Published on Oct 25, 2012
http://www.euronews.com/ Ukraine goes to the polls on Sunday to elect a new parliament. Four hundred and fifty seats are up for grabs in an election which pits President Viktor Yanukovich's ruling Party of Regions against a united opposition coalition.
Voters tend to be split politically by geography. Donetsk in the east is considered a Yanukovich stronghold.
However when talking to Donetsk residents one man said despite being a member of the Party of Regions he was not going to vote for them: "I'd like to vote for someone new because I'm fed up with what's happening here," he said.
While another younger voter appeared convinced by the government's message:"I'm going to back the Party of Regions, because they at least they make you feel confident about tomorrow."
The opposition have fielded few candidates in Donetsk seeing it as a futile exercise. But while opinion polls suggest the majority here will back Yanukovich and the status quo, dissatisfaction with declining standards of living could produce some surprises.
Meanwhile the town of Lviv in western Ukraine has long been regarded as a nationalist stronghold. Residents here are generally critical of the government-backed move to promote Russian as an accepted regional language, and look for closer links with Europe rather than keeping the old former Soviet ties with Moscow.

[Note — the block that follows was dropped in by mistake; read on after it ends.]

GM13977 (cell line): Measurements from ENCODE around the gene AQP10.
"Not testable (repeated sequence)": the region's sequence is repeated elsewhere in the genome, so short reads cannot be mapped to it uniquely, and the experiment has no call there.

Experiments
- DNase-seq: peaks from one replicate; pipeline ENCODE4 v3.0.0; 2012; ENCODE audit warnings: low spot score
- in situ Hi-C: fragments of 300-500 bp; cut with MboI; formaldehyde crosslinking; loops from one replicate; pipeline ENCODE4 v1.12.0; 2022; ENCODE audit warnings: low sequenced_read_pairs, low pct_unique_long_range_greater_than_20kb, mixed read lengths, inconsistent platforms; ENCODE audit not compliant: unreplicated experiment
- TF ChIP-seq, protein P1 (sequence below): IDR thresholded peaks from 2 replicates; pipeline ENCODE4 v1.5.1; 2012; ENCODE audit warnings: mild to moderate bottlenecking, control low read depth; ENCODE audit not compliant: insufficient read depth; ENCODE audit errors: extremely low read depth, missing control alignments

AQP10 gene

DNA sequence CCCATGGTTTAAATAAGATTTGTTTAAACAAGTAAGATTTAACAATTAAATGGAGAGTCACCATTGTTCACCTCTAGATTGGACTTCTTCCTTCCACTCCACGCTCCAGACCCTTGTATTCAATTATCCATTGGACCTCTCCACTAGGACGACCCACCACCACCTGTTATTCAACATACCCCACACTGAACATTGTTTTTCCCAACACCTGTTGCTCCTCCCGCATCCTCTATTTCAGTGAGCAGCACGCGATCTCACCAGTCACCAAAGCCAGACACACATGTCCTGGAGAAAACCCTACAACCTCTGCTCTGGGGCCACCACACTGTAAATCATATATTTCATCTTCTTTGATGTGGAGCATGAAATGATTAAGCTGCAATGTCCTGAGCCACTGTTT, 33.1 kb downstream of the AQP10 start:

Roman Koshoviy, representative of Lviv's Committee of Voters of Ukraine explained:
"Traditionally, Lviv supports pro-Ukrainian parties. It's a long-standing tradition of Lviv voters to support national-democratic candidates or, should I say, more radical patriots. So it's no big surprise that the majority vote here will go to three parties that are in opposition to the government."
Opinion polls indicate that together those three parties could muster over sixty percent of the vote presenting a major challenge President Viktor Yanukovich's ruling party in Lviv.
Reporting for euronews, Evgeniya Rudenko said:
"Observers say there have been no serious violations in the course of campaigning, but they don't rule out what they call possible tensions on voting day."
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